The Iron King by Julie Kagawa
Released: February 1, 2010
Meghan Chase has a secret destiny; one she could never have imagined.
Something has always felt slightly off in Meghan's life, ever since her father disappeared before her eyes when she was six. She has never quite fit in at school or at home.
When a dark stranger begins watching her from afar, and her prankster best friend becomes strangely protective of her, Meghan senses that everything she's known is about to change.
But she could never have guessed the truth - that she is the daughter of a mythical faery king and is a pawn in a deadly war. Now Meghan will learn just how far she'll go to save someone she cares about, to stop a mysterious evil no faery creature dare face; and to find love with a young prince who might rather see her dead than let her touch his icy heart.
Wow, so how come it took me so long to start reading this series?!
The Iron King is an enticing introduction to the world of The Iron Fey. Kagawa's execution is brilliant as she lures both Meghan and her readers in to a frightening, curious world of fae and other fantasy creatures. Nothing is as it seems, and your perception of faeries comes completely undone to become something new and delightfully different. Although Kagawa sticks close to the more traditional idea of faeries than our contemporary idea of Tinker Bell (thankfully)!
The beginning of The Iron King is delightfully creepy, and works well as a set up to the rest of the novel. I really enjoyed reading about Meghan and Puck's friendship; I just really liked Puck as a character, right down to his one liners that were so bad they were funny. He's such a quirky, multi-faceted character! But before you even ask, right now I'm Team Ash simply because I didn't get a romantic vibe from the relationship between Meghan and Puck. Yet. But I haven't finished the series yet, either!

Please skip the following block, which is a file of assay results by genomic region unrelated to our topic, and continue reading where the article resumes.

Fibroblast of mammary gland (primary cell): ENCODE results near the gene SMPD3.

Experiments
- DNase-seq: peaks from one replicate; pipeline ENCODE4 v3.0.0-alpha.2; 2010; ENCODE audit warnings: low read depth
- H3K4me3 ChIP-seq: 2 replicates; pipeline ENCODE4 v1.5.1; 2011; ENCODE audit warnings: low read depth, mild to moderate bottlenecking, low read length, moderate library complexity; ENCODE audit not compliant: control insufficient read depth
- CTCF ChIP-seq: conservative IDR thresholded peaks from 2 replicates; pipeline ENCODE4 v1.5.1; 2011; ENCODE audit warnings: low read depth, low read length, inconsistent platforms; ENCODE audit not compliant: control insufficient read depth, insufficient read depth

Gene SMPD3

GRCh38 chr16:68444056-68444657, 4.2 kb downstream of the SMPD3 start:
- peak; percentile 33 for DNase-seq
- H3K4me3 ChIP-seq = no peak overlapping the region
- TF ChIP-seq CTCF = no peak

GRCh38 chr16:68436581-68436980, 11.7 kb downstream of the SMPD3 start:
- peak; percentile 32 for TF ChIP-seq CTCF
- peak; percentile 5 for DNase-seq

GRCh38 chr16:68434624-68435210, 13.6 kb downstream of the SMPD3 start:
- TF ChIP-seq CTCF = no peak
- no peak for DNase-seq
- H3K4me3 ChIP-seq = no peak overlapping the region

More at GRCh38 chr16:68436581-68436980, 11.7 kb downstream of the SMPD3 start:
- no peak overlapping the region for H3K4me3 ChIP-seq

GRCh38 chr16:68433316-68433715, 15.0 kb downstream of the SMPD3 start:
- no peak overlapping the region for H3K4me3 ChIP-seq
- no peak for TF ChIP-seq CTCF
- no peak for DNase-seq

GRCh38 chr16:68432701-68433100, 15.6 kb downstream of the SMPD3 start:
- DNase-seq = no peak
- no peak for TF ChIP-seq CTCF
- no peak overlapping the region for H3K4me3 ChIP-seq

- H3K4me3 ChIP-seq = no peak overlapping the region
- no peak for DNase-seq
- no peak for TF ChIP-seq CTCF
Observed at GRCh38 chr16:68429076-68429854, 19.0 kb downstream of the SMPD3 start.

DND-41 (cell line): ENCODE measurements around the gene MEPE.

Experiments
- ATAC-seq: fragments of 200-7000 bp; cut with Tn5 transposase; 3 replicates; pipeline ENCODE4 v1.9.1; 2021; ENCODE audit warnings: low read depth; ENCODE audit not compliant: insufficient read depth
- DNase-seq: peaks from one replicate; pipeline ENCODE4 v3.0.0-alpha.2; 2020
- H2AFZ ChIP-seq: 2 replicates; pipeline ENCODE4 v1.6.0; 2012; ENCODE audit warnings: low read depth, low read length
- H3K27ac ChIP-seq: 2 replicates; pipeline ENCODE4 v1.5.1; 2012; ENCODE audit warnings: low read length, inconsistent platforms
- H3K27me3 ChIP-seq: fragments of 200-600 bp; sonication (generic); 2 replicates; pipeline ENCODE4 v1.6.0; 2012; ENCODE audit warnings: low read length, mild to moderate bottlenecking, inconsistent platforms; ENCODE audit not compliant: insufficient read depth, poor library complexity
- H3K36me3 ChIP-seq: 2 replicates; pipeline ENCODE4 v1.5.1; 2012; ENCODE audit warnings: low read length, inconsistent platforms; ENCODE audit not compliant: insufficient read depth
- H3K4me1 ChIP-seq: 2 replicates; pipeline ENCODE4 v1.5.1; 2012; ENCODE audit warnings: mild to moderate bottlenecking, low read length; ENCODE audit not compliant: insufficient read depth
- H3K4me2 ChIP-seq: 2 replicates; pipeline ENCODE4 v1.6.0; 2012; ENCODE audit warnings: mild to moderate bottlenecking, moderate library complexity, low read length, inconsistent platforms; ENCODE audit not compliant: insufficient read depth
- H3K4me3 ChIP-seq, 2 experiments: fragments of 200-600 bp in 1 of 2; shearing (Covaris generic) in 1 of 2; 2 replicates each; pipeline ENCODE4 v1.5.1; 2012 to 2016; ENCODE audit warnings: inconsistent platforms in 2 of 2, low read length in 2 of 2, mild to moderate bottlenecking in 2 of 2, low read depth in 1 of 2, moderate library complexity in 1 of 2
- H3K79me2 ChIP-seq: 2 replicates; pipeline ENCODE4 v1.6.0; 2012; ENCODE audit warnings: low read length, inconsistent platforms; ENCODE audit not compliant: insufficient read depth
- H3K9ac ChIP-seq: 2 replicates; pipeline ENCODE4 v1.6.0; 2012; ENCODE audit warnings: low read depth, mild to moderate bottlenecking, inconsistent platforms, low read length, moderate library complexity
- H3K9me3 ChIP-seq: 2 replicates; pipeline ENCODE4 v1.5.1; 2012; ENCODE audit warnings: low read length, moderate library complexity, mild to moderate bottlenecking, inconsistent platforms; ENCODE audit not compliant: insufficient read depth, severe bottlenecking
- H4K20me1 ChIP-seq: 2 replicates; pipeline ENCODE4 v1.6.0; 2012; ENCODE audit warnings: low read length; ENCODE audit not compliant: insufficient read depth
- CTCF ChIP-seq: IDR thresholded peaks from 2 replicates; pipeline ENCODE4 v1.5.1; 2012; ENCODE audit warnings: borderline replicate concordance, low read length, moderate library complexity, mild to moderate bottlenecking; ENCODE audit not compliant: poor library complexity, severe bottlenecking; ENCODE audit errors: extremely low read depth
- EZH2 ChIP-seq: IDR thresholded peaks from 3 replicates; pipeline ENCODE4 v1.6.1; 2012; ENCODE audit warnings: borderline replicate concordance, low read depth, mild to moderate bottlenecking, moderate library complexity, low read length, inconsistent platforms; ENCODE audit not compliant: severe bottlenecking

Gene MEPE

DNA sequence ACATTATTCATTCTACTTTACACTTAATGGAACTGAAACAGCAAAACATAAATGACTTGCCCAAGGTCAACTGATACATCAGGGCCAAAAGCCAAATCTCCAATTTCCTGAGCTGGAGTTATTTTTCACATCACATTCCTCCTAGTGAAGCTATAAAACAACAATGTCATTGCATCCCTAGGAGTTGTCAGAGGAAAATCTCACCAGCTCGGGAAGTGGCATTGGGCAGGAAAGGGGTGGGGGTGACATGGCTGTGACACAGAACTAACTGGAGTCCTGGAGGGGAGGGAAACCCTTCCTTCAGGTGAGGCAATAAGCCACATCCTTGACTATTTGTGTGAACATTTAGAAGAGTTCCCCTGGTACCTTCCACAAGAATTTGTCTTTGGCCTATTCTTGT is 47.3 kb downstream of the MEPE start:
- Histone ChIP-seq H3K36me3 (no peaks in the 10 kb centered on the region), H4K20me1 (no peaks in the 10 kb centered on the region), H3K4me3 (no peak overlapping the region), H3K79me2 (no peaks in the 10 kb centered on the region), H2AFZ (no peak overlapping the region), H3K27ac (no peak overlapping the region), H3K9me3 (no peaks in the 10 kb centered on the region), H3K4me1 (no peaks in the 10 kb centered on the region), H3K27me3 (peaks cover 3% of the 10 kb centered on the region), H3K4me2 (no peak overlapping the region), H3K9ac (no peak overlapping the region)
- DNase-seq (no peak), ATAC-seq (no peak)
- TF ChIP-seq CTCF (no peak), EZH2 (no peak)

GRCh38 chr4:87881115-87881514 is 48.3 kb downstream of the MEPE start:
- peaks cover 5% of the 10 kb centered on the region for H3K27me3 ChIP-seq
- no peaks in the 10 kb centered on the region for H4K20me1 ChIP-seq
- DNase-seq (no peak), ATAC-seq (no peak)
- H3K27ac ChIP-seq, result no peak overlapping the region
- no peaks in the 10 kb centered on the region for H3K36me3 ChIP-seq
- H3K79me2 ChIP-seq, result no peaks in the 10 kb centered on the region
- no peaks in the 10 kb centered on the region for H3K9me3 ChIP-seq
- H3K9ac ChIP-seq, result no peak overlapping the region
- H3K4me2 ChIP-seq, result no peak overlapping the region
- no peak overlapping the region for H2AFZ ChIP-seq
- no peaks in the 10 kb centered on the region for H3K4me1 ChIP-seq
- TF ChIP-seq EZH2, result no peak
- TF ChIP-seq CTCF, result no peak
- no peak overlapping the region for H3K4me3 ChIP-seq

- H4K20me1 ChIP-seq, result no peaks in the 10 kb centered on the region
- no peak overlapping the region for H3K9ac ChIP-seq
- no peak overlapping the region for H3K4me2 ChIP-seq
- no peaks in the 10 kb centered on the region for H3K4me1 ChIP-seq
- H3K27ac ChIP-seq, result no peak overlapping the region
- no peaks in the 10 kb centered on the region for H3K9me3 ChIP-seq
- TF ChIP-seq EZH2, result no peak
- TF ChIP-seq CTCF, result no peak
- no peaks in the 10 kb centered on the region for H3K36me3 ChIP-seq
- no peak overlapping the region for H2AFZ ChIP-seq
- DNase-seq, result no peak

Ash is wonderful in his own way, he's like the antithesis to Puck. And that's probably what makes them both so interesting, is how different they are yet I still love how very real they feel. Everyone in The Iron King is flawed as a character, and that makes them come alive. Now that being said, I actually didn't like Meghan that much. I really disliked her at the beginning because she came across as such a whiny brat complaining about not having one pair of nice jeans. I think she does begin a more mature development as the story progresses though, and hopefully that continues throughout the other books.
One of my favourite things about The Iron King is how illusionary everything felt, as if it was a mirage almost. You can't be too sure of anything, particularly the characters Meghan encounters. There really isn't a clear cut "bad guy" and nothing's entirely black and white. Seriously, talk about depth in a YA novel.
I'm not entirely sure how I feel about the technology bit yet. It seemed a bit silly as it played out in the first book, but I'm optimistic about it as a theme for the series as a whole. It's definitely a unique and interesting idea.